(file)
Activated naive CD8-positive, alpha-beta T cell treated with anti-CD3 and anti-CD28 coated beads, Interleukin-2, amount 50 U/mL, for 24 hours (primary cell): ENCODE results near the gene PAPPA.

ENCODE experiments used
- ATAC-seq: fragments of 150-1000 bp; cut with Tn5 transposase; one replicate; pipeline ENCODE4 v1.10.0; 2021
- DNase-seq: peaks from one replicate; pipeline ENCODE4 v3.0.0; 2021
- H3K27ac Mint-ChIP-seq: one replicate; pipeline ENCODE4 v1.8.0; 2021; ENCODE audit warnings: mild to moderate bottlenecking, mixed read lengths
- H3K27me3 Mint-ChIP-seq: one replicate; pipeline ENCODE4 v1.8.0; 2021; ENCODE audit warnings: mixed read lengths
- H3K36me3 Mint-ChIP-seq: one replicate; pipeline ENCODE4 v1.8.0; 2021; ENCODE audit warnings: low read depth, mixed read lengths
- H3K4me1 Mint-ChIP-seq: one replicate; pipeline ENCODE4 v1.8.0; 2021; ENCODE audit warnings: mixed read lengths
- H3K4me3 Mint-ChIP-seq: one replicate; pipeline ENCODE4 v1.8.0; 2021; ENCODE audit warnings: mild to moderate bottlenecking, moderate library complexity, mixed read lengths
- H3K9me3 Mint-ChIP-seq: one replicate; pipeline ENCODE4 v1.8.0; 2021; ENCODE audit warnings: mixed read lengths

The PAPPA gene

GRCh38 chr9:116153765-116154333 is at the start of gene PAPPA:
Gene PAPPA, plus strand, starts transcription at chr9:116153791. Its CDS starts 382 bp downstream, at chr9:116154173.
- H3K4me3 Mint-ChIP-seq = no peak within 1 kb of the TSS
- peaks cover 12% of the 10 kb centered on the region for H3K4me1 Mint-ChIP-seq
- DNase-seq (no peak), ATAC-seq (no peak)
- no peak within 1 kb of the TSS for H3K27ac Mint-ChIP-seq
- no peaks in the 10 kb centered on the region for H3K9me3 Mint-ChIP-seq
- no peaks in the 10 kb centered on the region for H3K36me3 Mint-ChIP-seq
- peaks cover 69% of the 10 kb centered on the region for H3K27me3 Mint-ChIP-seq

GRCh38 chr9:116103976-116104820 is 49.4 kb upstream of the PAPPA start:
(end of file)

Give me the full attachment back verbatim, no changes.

Activated naive CD8-positive, alpha-beta T cell treated with anti-CD3 and anti-CD28 coated beads, Interleukin-2, amount 50 U/mL, for 24 hours (primary cell): ENCODE results near the gene PAPPA.

ENCODE experiments used
- ATAC-seq: fragments of 150-1000 bp; cut with Tn5 transposase; one replicate; pipeline ENCODE4 v1.10.0; 2021
- DNase-seq: peaks from one replicate; pipeline ENCODE4 v3.0.0; 2021
- H3K27ac Mint-ChIP-seq: one replicate; pipeline ENCODE4 v1.8.0; 2021; ENCODE audit warnings: mild to moderate bottlenecking, mixed read lengths
- H3K27me3 Mint-ChIP-seq: one replicate; pipeline ENCODE4 v1.8.0; 2021; ENCODE audit warnings: mixed read lengths
- H3K36me3 Mint-ChIP-seq: one replicate; pipeline ENCODE4 v1.8.0; 2021; ENCODE audit warnings: low read depth, mixed read lengths
- H3K4me1 Mint-ChIP-seq: one replicate; pipeline ENCODE4 v1.8.0; 2021; ENCODE audit warnings: mixed read lengths
- H3K4me3 Mint-ChIP-seq: one replicate; pipeline ENCODE4 v1.8.0; 2021; ENCODE audit warnings: mild to moderate bottlenecking, moderate library complexity, mixed read lengths
- H3K9me3 Mint-ChIP-seq: one replicate; pipeline ENCODE4 v1.8.0; 2021; ENCODE audit warnings: mixed read lengths

The PAPPA gene

GRCh38 chr9:116153765-116154333 is at the start of gene PAPPA:
Gene PAPPA, plus strand, starts transcription at chr9:116153791. Its CDS starts 382 bp downstream, at chr9:116154173.
- H3K4me3 Mint-ChIP-seq = no peak within 1 kb of the TSS
- peaks cover 12% of the 10 kb centered on the region for H3K4me1 Mint-ChIP-seq
- DNase-seq (no peak), ATAC-seq (no peak)
- no peak within 1 kb of the TSS for H3K27ac Mint-ChIP-seq
- no peaks in the 10 kb centered on the region for H3K9me3 Mint-ChIP-seq
- no peaks in the 10 kb centered on the region for H3K36me3 Mint-ChIP-seq
- peaks cover 69% of the 10 kb centered on the region for H3K27me3 Mint-ChIP-seq

GRCh38 chr9:116103976-116104820 is 49.4 kb upstream of the PAPPA start: